11 Beloved, I urge you as aliens and strangers to abstain from fleshly lusts, which wage war against the soul.
12 Keep your behavior excellent among the Gentiles, so that in the thing in which they slander you as evildoers, they may on account of your good deeds, as they observe them, glorify God in the day of visitation. [NASB ‘77]
Peter begins to apply the theology he’s taught to this point. If believers are a chosen race, a royal priesthood, a holy nation, and God’s own possession, it affects how they live. We are different from those who don’t belong to God and we’re citizens of a different world. Thus, our thoughts and actions shouldn’t look like the natives of this one. We must abstain from the temptations of this world that endanger our soul, and live in such a way that we become a testimony to those who are otherwise enemies of the faith.
The key to understanding these verses is to focus on the first phrase – I urge you as aliens and strangers. The context of everything Peter says here is built around believers’ standing as citizens of another world (it’s the theme we’ve explored throughout the book – living as exiles). He began this letter by addressing it to those who reside as aliens (1:1) and here he wants to remind them again of who they are before admonishing them about their behavior. Their status affects how they live – it’s the foundation for everything in this text.
He says they should – as aliens and strangers – abstain from fleshly lusts. He doesn’t simply say to abstain. He says to abstain because they’re aliens and strangers. Because they’re not of the world, it affects their thoughts and motives.
Remember that he’s just called them a chosen race, a royal priesthood, a holy nation, a people for God’s own possession. As believers we’re set apart. We are in no way like most people. God has set us apart as His possession; and as His possession we ultimately belong to His world. Paul calls us citizens of Heaven (Phil 3:20). That makes us aliens in this one.
As aliens we shouldn’t be interested in the same things as the world’s natives. What appeals to them and what motivates them shouldn’t appeal to or motivate us. We’re of a different world with different priorities and different precepts. How can we think the same as people who are of an entirely different world than us? They have their minds set on earthly things (Phil 3:19) and we’re to have our minds set on things above (Col 3:2). We’re to aspire to a better country (Heb 11:13-16). And since that’s the case, we should stand out – we should look and act differently. [When I visited China some years ago, I didn’t – as a 6’5” American who speaks only English – have to go around explaining that I wasn’t from China originally. Nobody got confused as to whether or not I was a tourist. I didn’t have to try to stand out. In the same way a believer whose true home is somewhere else should stand out in this one. If he doesn’t – and he looks just like everyone else – then there’s a real question about the authenticity of his citizenship.]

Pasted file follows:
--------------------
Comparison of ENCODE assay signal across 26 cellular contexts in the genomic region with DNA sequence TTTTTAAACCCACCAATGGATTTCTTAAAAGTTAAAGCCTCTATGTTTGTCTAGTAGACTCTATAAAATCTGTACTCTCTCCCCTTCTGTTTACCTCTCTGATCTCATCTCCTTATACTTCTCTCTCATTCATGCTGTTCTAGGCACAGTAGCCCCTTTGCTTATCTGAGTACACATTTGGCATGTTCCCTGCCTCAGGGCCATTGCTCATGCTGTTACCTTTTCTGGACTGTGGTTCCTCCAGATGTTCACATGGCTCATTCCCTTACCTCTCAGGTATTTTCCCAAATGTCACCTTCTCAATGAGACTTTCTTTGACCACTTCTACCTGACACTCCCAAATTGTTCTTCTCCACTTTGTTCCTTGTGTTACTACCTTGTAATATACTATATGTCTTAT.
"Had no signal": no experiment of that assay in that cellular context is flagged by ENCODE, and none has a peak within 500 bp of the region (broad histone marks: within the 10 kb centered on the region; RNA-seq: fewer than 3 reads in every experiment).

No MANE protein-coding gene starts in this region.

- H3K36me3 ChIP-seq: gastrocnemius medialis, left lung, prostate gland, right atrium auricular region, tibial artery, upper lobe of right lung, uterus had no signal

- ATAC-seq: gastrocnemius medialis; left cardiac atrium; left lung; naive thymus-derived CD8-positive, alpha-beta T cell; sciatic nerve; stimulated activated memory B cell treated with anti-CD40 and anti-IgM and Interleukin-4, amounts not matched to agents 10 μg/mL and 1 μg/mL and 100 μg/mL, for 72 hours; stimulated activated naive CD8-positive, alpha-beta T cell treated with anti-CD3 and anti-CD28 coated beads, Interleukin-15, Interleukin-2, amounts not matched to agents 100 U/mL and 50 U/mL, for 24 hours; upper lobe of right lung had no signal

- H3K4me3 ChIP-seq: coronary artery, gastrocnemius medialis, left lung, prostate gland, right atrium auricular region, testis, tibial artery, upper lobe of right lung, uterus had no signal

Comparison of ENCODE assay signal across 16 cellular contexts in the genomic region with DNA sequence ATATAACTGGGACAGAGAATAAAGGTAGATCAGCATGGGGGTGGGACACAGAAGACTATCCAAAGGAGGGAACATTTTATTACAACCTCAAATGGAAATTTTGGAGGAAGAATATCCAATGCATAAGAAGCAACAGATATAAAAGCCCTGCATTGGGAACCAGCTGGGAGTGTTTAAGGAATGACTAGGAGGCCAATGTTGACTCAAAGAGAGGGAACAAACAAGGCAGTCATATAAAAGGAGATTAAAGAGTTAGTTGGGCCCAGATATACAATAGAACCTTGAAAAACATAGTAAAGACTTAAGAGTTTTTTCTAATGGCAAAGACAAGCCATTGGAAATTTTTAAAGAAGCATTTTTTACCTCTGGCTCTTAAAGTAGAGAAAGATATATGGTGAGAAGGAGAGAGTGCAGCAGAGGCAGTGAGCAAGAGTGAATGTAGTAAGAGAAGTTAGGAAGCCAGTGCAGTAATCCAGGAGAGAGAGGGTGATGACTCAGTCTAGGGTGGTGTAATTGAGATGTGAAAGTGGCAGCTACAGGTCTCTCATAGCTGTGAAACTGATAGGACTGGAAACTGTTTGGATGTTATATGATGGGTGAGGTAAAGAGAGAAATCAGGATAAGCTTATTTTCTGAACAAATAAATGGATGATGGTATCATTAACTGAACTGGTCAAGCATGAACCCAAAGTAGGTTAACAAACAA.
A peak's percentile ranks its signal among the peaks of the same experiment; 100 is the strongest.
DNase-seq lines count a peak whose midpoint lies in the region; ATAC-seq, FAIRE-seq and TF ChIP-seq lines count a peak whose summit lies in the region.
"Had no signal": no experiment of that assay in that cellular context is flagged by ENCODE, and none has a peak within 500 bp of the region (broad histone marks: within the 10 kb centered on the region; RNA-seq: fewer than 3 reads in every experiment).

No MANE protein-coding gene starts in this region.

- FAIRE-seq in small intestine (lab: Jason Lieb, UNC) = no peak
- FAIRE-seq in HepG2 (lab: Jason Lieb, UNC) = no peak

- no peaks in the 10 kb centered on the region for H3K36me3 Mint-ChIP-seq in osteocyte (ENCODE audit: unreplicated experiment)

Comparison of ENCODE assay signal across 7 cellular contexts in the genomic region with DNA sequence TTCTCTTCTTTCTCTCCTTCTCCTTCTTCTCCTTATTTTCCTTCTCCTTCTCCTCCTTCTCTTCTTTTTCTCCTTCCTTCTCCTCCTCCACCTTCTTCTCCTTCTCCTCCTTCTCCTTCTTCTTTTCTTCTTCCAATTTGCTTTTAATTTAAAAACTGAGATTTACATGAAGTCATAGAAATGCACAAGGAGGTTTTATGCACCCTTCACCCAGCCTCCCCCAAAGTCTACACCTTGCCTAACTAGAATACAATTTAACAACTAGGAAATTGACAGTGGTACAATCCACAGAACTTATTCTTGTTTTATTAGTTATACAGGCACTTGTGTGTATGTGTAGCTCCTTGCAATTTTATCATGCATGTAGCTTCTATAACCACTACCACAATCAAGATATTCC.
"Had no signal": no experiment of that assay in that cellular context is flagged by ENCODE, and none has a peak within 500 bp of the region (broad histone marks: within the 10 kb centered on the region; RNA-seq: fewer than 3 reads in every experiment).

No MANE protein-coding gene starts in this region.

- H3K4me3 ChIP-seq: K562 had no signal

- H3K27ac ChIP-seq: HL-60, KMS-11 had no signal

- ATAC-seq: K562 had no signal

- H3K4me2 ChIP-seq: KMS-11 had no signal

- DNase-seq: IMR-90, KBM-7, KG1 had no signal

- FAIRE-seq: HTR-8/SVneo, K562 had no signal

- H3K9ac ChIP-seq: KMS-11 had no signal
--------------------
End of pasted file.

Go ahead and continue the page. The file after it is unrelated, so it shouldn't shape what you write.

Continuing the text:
[Aren’t you glad in light of all the events of the past year that this isn’t our home? And aren’t you glad that there aren’t elections or changes in administration at home? We can be invested and we can have strong opinions about all that’s happened in the last few months, but isn’t it awesome that we don’t have to treat it like our whole world’s at stake?]
Implicit in this admonition is that our home has much more to offer than this world. Since Peter puts abstaining in terms of our status as aliens, he must mean that our world has something much better for us than anything here. Thus to give in to the lusts of the flesh isn’t just wrong; it’s foolish.
Ever been to a third world country? When you got home, did you think to yourself, “Man, I wish I could go back because everything seemed nicer and more convenient there?” Probably not, right? Most likely you were glad you went, but very glad to be home because life’s so much easier here. The thought of giving up what we have in the States to move to a third world country – apart from mission – makes no sense.
But I think Peter would say the same thing in terms of this verse. When we give in to the lusts of the flesh we’re turning our back on the rewards of our true home. We’re essentially saying that we don’t want paradise-level, heavenly-rated joys; we’d rather have the passing pleasures of the here and now. When we choose the shiny things of this world, we give up the joy of living for the kingdom in this life – in communion with our Savior – and the eternal joy of experiencing the kingdom in the next. We look at the beauty of the Savior and the greatness of redemption and the sweetness of walking in the Spirit and the promise of glory and say, “No thanks, none of that is better than what’s right in front of me here.” We foolishly and inexplicably decide to walk by sight instead of by faith.
Notice that he admonishes them about lusts instead of actions. He’ll move to actions in verse 12, but in this verse he specifically mentions what happens in the heart and mind. The reason is that there are no actions without thoughts and motives. What’s inside us eventually shows itself in behavior; there is no sin apart from lust. James explains how the cycle works – But each one is tempted when he is carried away and enticed by his own lust. Then when lust has conceived, it gives birth to sin; and when sin is accomplished, it brings forth death (James 1:14-15). The first step isn’t death – the first step is always lusting after something that replaces God in our life. So he’s calling us to vigilance in guarding our desires.